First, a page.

Note that if operation two is performed in certain combinations after operation three, the result is not defined formally above. In this case, operation two should be treated as operation three.
The following will describe speech recognition keyword entry. WIRE offers an alternative searching mechanism to the system described above. If quality speech-to-text (speech recognition) software is available, the user may employ traditional keyword searches by speaking the keyword. Whether the word can be spoken explicitly, or spelled out letter-by-letter instead, is a function of the quality of the speech-to-text mechanism.
The WIRE system of the present invention has several other miscellaneous features such as E-mail support. In addition to acting as a WWW browser, the WIRE system can also serve as an Internet mail reader. The system can read e-mail messages to the user by using text-to-speech translation. The rendering of each message begins with the From and Subject lines from the mail header using a different voice. The user may scan the message queue using the history control described above.
WWW URLs which are embedded in an e-mail message are recognized and rendered as hyperlinks. They may be followed using the follow control described above. If such an action is performed, WIRE's WWW browser functions are automatically invoked and replace the e-mail reader functions.
The following will describe support for audio files and streaming. The WIRE system is able to render digital audio data stored in the form of WWW files. If a URL represents an audio file, either structured data (such as MIDI) or unstructured data (such as WAV), the file is rendered in the customary way. During the playback, the scan-forward, scan-reverse and pause controls function in the traditional way.
The WIRE system also supports streaming of audio data using the common streaming protocols, such as RealAudio.
The following will describe radio and commercials during document download. During the time spent downloading a new WWW document, the WIRE system may automatically switch playback to a live commercial radio feed. The particular radio station featured may be chosen by the user in some cases, or may be specified by the ISP in other cases.
One way in which this feature can be used is in conjunction with an all-advertisement radio station. By gaining wide exposure to WIRE users, advertisers may be encouraged to subsidize the WIRE connection fees, allowing wider audiences to use WIRE.
Alternatively, the WIRE system could deliver prerecorded commercials during downloading periods, refreshed occasionally from the WIRE service provider. Since the WIRE service provider would have access to a profile of which web sites the user had visited, these commercials might be targeted specifically to the individual user. Users may agree to this sort of policy if the advertisements significantly reduced the cost of the WIRE service.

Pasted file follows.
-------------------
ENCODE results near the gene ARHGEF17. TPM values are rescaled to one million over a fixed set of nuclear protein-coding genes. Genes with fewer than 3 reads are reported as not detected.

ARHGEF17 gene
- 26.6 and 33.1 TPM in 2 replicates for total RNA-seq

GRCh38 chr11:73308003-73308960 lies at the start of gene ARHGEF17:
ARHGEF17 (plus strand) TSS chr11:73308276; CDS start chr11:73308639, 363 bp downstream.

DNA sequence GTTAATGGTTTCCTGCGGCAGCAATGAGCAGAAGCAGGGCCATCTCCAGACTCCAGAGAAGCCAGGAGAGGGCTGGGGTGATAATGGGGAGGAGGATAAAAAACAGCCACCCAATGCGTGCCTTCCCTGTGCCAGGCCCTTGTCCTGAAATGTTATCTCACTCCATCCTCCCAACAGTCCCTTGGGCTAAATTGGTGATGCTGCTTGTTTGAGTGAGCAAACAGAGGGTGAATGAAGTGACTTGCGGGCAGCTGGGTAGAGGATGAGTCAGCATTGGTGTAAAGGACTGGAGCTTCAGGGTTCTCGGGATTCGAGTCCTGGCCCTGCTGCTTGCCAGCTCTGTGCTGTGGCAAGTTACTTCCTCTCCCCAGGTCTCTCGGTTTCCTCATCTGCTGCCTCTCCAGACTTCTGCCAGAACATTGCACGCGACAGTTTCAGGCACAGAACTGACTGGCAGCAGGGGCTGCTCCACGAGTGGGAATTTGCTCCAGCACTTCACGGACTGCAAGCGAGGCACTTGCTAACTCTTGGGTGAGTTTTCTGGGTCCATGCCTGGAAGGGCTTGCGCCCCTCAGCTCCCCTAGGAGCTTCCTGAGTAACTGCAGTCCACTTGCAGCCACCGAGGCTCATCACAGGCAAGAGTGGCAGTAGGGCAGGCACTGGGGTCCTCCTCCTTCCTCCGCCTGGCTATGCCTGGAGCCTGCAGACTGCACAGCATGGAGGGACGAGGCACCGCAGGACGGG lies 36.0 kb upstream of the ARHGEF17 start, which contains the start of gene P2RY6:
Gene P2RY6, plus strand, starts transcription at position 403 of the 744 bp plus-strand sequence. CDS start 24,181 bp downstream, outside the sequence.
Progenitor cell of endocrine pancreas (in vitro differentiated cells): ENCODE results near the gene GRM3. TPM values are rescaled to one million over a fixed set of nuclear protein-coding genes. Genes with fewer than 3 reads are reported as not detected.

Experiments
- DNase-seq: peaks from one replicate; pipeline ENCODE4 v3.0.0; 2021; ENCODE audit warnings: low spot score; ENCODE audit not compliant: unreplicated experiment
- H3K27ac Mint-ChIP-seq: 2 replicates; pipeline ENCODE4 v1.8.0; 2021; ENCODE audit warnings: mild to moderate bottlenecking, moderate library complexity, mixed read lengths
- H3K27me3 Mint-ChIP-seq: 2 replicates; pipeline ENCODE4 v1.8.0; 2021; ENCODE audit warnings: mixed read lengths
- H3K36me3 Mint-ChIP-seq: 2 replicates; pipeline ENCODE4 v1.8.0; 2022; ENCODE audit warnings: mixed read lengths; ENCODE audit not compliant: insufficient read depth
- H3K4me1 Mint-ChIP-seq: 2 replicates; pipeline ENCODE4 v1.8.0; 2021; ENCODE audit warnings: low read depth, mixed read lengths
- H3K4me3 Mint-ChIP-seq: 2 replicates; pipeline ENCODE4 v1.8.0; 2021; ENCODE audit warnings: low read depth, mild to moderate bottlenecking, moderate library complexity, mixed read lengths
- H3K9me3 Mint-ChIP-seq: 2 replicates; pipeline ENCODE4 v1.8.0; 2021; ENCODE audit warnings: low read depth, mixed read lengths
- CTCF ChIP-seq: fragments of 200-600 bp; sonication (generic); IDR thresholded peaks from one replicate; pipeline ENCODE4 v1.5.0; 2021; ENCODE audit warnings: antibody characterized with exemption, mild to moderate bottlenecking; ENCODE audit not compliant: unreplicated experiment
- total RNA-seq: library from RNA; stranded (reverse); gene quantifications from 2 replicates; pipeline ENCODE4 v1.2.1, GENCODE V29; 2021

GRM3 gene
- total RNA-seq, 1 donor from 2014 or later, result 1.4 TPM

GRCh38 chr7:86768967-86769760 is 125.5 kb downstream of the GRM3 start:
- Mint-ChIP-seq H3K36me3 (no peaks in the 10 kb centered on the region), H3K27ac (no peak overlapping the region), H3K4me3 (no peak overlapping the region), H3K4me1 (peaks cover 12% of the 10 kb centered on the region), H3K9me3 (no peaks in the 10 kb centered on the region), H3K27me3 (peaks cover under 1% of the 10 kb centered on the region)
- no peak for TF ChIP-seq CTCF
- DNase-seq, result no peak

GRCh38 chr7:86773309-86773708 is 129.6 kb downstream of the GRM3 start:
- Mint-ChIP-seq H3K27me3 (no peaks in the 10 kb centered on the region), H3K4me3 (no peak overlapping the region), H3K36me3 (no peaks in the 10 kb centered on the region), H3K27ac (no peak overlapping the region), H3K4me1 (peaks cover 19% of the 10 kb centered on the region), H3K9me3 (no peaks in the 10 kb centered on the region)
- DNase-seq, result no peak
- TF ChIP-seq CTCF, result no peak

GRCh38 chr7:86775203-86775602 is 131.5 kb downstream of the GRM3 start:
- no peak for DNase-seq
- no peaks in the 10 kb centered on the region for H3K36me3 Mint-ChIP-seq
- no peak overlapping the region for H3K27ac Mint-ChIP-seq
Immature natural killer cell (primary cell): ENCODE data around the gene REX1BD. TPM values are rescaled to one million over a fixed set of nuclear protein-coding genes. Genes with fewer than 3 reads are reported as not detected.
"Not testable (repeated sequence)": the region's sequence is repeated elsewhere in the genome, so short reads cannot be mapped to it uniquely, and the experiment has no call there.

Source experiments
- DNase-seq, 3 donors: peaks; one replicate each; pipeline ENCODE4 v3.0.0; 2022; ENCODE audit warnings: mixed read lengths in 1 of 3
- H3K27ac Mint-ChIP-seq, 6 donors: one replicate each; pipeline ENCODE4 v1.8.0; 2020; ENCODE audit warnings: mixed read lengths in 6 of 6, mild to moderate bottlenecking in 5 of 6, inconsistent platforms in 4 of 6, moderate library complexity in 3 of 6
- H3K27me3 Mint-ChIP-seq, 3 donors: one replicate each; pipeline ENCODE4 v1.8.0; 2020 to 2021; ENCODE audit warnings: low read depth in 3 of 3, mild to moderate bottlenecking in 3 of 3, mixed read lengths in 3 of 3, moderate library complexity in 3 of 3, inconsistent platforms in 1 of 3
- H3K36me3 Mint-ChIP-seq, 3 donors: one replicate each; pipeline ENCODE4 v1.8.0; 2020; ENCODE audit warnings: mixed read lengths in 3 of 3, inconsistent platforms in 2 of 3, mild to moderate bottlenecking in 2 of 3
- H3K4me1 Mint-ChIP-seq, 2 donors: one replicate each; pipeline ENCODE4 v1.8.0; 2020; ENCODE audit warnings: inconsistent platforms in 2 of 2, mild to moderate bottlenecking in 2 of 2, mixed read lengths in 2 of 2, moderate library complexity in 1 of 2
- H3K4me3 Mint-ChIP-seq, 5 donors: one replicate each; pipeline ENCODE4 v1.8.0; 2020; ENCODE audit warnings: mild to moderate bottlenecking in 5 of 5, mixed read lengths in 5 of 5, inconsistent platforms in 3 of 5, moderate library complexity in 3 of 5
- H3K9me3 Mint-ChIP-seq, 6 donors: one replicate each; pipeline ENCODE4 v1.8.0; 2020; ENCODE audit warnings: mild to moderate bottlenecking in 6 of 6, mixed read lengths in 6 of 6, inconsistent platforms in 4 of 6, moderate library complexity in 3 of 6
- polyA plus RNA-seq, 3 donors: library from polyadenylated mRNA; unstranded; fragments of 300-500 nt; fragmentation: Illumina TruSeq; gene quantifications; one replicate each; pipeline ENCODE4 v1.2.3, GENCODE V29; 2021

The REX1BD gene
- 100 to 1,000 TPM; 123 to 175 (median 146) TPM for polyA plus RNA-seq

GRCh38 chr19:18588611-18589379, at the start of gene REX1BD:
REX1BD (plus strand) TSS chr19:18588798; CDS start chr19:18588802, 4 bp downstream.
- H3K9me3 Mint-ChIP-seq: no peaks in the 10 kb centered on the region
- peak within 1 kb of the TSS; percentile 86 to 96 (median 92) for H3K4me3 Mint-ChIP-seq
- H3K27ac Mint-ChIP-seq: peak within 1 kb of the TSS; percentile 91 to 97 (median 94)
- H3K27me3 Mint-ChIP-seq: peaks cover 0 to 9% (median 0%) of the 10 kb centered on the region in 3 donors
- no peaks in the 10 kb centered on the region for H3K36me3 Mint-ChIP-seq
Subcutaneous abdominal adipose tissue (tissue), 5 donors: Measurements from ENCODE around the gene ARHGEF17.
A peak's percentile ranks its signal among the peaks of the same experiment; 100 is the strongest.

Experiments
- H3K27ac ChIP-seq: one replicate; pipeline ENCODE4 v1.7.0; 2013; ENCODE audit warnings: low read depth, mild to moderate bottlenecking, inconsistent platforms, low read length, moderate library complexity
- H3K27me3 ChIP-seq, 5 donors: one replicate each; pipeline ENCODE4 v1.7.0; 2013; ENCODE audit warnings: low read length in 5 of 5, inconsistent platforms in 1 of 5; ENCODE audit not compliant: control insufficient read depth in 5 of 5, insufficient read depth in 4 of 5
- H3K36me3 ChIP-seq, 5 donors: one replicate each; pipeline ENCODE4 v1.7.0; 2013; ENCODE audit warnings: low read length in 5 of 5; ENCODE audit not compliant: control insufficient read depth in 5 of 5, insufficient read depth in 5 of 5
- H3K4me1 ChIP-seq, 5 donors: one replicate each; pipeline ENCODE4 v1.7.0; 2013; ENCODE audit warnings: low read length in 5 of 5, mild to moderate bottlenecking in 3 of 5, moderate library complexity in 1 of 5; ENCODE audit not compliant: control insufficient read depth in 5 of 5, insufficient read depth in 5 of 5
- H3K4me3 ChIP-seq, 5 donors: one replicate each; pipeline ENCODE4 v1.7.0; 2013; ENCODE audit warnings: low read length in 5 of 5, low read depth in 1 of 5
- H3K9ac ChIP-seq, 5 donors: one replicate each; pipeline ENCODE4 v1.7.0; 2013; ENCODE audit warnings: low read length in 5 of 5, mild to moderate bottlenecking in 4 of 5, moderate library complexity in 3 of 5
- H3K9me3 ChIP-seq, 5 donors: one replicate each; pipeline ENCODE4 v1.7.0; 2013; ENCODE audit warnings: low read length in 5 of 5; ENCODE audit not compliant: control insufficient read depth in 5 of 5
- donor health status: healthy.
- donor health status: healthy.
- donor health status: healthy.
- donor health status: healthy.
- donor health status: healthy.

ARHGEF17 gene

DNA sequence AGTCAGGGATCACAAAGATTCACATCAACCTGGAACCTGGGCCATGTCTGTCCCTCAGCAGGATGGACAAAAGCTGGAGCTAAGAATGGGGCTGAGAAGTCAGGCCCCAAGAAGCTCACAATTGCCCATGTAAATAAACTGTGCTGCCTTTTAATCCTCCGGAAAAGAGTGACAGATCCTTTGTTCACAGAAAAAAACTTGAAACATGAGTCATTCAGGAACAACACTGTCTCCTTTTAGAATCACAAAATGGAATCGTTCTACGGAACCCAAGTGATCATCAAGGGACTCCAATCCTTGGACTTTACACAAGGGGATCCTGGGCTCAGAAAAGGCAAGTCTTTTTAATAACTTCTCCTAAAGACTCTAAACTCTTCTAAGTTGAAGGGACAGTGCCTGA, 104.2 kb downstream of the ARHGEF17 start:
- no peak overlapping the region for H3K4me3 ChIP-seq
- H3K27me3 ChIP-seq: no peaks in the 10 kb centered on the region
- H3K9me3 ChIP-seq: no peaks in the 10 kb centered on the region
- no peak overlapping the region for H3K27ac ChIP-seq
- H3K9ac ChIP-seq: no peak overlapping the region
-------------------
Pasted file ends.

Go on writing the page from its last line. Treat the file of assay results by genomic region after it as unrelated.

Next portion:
The WIRE system of the present invention is a collection of technologies which allow access to the WWW in the absence of a visual display. Although WIRE is not intended as a user's primary WWW browser, WIRE technology may be useful to those whose time is precious and who will benefit from WWW access from an automobile or a hand-held device, or any other non-standard setting. WIRE also brings WWW access to the visually-impaired.
The WIRE system collects several existing technologies including text-to-speech and internet protocols, and enhances them with new technologies and methodologies, notably: an audio rendering scheme for structured documents, a non-visual WWW browsing scheme, a non-keyword WWW search scheme and an interface to traditional browsers. The combination of these new and old technologies creates a tool which will help to increase the efficiency of commuters, travelers, and exercisers everywhere, and bring the World Wide Web to the visually-impaired for perhaps the first time.
Using a WIRE compliant device, a user could connect to the WWW from his car or from a hand-held system. The user would then be able to browse pages, conduct searches, and listen to information from the web being played audibly. Pages of interest could also be "flagged" for later investigation from a visual browser, and sites found using a visual browser could be flagged for later playback by the WIRE compliant device. Using this system, a user is freed from the visual attentiveness required by traditional browsers and is able to better utilize his otherwise unproductive time by browsing the WWW.
It is not intended that this invention be limited to the hardware or software arrangement or operational procedures shown disclosed. This invention includes all of the alterations and variations thereto as encompassed within the scope of the claims as follows.
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|U.S. Classification||704/260, 704/E13.003, 704/275, 704/243, 707/999.003, 707/999.01|
|International Classification||H04M3/493, G06F3/16, G10L13/02|
|Cooperative Classification||Y10S707/99933, G06F3/16, H04M3/4938, G10L13/027|
|European Classification||G10L13/027, G06F3/16, H04M3/493W|
|Apr 14, 1997||AS||Assignment|
Owner name: SIEMENS CORPORATE RESEARCH, INC., NEW JERSEY
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Owner name: SIEMENS CORPORATE RESEARCH, INC., NEW JERSEY
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Owner name: SIEMENS CORPORATION, NEW JERSEY